Why you should consider Emerging Markets for the long-term today
The term “emerging markets” is used to describe developing economies across the world. These include some of the most populous nations, such as China, India, Brazil and Russia as well as smaller countries including Mexico, South Africa and Saudi Arabia.
These fast-growing regions are driving global growth at present and look set to be the leading economic powerhouses of tomorrow. Meaning today’s investors should not overlook emerging markets.
These countries may be diverse yet they typically exhibit attractive demographics and a growing “middle class” which are the key drivers behind their economic growth.
The figures speak for themselves. According to J.P. Morgan Asset Management, emerging GDP in emerging markets is estimated to be 4.5 per cent in 2018; this compares to just 1.75pc in the US and 1.25pc in the UK.
These are materially important markets which allow investors to diversify their portfolios and access more sustainable, long-term growth opportunities versus developed markets peers.
Why invest in emerging markets now?
Emerging markets have matured in recent years and now offer a different investment environment to that of the 1990s and early 2000s.
Political and economic reforms have helped build stronger and more stable economies, with larger reserves and far less debt.
A more mature corporate market is reflected in the fact that far more companies in these regions now share profits with investors via dividends payments. Emerging markets today have outperformed many European and US markets, where growth has slowed in recent years. Valuations are also looking attractive relative to long-term averages, as short-term market movements mean that share prices and markets have had a challenging period in 2018 but fundamentals remain compelling.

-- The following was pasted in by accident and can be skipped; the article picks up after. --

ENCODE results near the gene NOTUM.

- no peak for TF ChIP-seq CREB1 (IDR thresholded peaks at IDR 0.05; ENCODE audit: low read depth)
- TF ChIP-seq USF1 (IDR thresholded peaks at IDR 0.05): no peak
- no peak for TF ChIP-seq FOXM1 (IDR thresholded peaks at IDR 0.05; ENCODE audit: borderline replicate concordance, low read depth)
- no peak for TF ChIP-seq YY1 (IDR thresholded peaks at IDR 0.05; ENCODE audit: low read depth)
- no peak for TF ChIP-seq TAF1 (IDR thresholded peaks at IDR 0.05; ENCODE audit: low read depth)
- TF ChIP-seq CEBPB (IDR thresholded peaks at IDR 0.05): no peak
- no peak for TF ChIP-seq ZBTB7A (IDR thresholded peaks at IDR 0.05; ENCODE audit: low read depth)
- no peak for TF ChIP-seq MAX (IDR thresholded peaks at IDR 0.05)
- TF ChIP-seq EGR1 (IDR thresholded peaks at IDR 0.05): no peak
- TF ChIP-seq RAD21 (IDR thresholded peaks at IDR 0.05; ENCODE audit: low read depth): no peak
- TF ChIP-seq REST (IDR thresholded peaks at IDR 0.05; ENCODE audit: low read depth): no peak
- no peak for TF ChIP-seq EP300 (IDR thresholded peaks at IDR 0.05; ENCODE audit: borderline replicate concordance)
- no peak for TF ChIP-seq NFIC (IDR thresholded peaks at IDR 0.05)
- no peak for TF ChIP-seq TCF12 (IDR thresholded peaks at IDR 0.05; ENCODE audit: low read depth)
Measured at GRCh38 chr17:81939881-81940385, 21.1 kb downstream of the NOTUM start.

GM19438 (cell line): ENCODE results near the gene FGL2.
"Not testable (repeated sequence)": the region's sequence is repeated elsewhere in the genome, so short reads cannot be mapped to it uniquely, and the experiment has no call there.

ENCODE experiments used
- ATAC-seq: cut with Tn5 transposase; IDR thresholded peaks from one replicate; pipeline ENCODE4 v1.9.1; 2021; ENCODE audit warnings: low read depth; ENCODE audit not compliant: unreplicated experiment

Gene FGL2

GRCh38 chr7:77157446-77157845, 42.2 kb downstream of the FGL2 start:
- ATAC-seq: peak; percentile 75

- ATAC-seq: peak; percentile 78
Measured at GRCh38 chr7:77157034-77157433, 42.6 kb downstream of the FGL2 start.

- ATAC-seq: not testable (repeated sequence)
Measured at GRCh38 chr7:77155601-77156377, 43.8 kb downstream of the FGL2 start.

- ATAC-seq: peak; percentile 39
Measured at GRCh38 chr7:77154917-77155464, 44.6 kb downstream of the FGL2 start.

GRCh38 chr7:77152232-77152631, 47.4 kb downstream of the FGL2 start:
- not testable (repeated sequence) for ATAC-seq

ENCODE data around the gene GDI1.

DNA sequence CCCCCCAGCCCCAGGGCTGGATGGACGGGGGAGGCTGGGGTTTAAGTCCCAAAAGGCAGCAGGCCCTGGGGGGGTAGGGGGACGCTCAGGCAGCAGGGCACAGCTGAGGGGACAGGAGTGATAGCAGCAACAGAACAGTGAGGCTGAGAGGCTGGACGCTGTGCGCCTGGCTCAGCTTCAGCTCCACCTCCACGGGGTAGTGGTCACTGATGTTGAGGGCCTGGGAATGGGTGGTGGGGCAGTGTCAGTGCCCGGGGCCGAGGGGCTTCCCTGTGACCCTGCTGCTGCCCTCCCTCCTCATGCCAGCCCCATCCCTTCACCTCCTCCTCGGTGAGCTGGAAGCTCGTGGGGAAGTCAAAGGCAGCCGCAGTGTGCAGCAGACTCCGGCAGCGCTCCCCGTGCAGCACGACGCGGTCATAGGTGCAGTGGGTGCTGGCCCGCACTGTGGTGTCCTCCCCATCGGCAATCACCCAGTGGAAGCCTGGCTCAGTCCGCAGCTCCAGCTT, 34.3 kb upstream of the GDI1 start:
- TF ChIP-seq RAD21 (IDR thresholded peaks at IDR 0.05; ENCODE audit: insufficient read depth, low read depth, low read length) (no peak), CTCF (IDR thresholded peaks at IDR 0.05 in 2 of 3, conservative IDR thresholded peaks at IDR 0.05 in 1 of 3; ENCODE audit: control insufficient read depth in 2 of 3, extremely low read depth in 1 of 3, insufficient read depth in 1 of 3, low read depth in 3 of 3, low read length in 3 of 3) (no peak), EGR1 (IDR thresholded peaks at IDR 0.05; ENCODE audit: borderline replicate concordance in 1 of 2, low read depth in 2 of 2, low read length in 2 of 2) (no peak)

Managing emerging market risks
This is not to say that investing in emerging markets is not without risk.
One of the inherent challenges in these markets is dealing with volatility. Share prices, as well as currency valuations, can be subject to more sudden price movements, particularly when compared to developed markets.
Recent newspaper headlines concerning the economic problems in Argentina and Turkey certainly serve to highlight such short-term risks.
For investors, the key is to focus on the longer-term structural story, typically driven by the EM consumer. Volatility may present short-term challenges but it can also offer longer-term investment opportunities and the ability to buy into weakness.
This emphases the importance of working with emerging market specialists, who have on-the-ground experience and in-depth knowledge of these markets, to enable them to make longer-term appraisals and not be side tracked by short-term noise.
The importance of specialist knowledge
J.P. Morgan Asset Management takes a very active approach to emerging market investments. It takes what is known as a “bottom-up” approach: looking at the growth potential of specific companies rather than simply taking a view on individual countries.
This, it believes, is a sound way to deliver value to investors over the longer-term, by differentiating winners from losers
Investment trusts are ideally suited to facilitate this longer-term approach. The fact that these are closed-end funds means that managers are not forced to sell stock in times of market turbulence to fund redemptions.